- A third nuclear test has been widely anticipated since December
- The test was an important step toward its goal of building a bomb small enough to be fitted on a missile that could reach United States
- ‘Greater explosive force’ than the 2006 and 2009 tests
- U.N. Security Council scheduled an emergency meeting to discuss test
North Korea today confirmed it had carried out its third and most successful nuclear test yet which triggered an artificial earthquake near the underground explosion site.
The test was an important step toward its goal of building a bomb small enough to be fitted on a missile that could reach United States.
North Korea made clear that the explosion of its third atomic device – which it claimed was smaller than the ones in its previous two tests – was a warning to what it considers a ‘hostile’ United States.
Its actions drew immediate condemnation from Washington, London, the U.N. and others – even its only major ally, China, voiced opposition.
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Spreading the news: South Korean news organizations were the first to report that a possible test had taken place
Taking precautions: South Korean army soldiers patrolled the border shortly after North Korea held covert nuclear tests underground
Off the charts: Neighboring countries (like Japan, whose Meteorological Agency’s technology is shown) detected the test due to the seismic activity that it caused
The state news agency said it had used a ‘miniaturised’ and lighter nuclear device, indicating that it had again used plutonium which is more suitable for use as a missile warhead.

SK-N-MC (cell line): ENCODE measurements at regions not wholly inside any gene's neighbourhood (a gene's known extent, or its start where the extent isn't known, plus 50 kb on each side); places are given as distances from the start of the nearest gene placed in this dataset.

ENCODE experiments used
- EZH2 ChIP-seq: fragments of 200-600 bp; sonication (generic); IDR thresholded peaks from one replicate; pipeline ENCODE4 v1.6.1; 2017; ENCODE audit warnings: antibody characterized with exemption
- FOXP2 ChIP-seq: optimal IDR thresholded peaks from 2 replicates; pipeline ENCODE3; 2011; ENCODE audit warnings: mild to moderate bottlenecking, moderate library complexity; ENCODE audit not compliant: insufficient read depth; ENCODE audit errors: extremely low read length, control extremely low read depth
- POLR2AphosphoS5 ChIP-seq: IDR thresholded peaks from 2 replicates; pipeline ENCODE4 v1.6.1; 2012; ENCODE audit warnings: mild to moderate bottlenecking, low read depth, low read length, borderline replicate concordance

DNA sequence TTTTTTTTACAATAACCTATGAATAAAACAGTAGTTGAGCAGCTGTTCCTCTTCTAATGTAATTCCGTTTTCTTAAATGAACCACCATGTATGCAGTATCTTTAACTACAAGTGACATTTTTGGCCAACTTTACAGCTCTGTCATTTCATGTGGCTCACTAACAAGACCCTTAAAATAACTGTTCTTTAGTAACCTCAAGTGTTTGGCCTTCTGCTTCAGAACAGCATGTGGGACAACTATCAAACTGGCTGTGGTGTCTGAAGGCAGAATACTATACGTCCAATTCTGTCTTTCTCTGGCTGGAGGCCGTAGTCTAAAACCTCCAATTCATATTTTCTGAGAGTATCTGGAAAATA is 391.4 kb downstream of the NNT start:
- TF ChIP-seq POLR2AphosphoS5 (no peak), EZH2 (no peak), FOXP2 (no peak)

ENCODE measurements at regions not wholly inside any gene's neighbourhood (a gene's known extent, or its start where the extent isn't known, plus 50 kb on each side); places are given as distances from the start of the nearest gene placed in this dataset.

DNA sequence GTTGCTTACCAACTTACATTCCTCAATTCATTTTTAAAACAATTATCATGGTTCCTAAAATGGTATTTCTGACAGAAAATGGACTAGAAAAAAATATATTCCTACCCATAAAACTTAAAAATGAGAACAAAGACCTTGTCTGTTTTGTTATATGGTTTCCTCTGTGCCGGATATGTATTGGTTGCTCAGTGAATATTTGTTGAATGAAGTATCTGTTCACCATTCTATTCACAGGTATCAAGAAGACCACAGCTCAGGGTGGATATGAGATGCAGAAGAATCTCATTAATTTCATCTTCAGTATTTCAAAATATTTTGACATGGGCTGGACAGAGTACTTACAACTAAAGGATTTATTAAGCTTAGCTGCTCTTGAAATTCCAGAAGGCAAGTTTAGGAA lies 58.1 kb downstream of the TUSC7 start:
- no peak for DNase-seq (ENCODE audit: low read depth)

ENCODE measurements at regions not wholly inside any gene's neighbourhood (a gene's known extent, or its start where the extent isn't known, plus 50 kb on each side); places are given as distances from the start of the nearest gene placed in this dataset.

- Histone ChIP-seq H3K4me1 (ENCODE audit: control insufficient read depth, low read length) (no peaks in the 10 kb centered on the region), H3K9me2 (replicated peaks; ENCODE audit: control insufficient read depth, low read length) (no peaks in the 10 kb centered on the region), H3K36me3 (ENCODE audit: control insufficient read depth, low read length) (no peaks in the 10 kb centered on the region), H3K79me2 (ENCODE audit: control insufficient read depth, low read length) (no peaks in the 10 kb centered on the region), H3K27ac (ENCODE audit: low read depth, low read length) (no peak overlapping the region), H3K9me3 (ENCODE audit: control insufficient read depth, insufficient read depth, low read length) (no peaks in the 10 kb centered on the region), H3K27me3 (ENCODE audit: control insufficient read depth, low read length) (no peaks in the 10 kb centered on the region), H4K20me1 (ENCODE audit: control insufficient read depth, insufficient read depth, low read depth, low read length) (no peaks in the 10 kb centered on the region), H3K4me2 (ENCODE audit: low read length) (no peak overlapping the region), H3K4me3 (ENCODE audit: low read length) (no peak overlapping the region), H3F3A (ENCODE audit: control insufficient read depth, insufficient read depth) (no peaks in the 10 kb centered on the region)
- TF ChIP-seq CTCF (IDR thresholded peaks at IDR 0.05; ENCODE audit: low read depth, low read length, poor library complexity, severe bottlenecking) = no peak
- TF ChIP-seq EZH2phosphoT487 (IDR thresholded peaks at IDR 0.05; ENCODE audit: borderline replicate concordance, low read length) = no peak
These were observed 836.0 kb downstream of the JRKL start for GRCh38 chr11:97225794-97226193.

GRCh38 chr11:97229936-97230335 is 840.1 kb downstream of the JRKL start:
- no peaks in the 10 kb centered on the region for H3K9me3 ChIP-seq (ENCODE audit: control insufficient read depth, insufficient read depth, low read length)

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Official state media said the test was conducted in a safe manner and is aimed at coping with ‘outrageous’ U.S. hostility that ‘violently’ undermines the North’s peaceful, sovereign rights to launch satellites.
North Korea was punished by U.N. sanctions after a December launch of a rocket that the U.N. and Washington called a cover for a banned missile test. Pyongyang said it was a peaceful satellite launch.
Location: A Google map images shows the ‘earthquake; was centered at the end of a nuclear test road
‘It was confirmed that the nuclear test that was carried out at a high level in a safe and perfect manner using a miniaturised and lighter nuclear device with greater explosive force than previously did not pose any negative impact on the surrounding ecological environment,’ state news agency KCNA said.
The United States Geological Survey said earlier Tuesday that it had detected a 4.9 magnitude earthquake in North Korea.
The U.N. Security Council scheduled an emergency meeting to discuss the possibility of imposing new sanctions on Pyongyang.
North Korea faced sanctions after a December launch of a rocket the U.N. and Washington called a cover for a banned missile test.
This morning Foreign Secretary William Hague ‘strongly condemned’ the nuclear test calling it a ‘violation of United Nations Security Council resolutions.’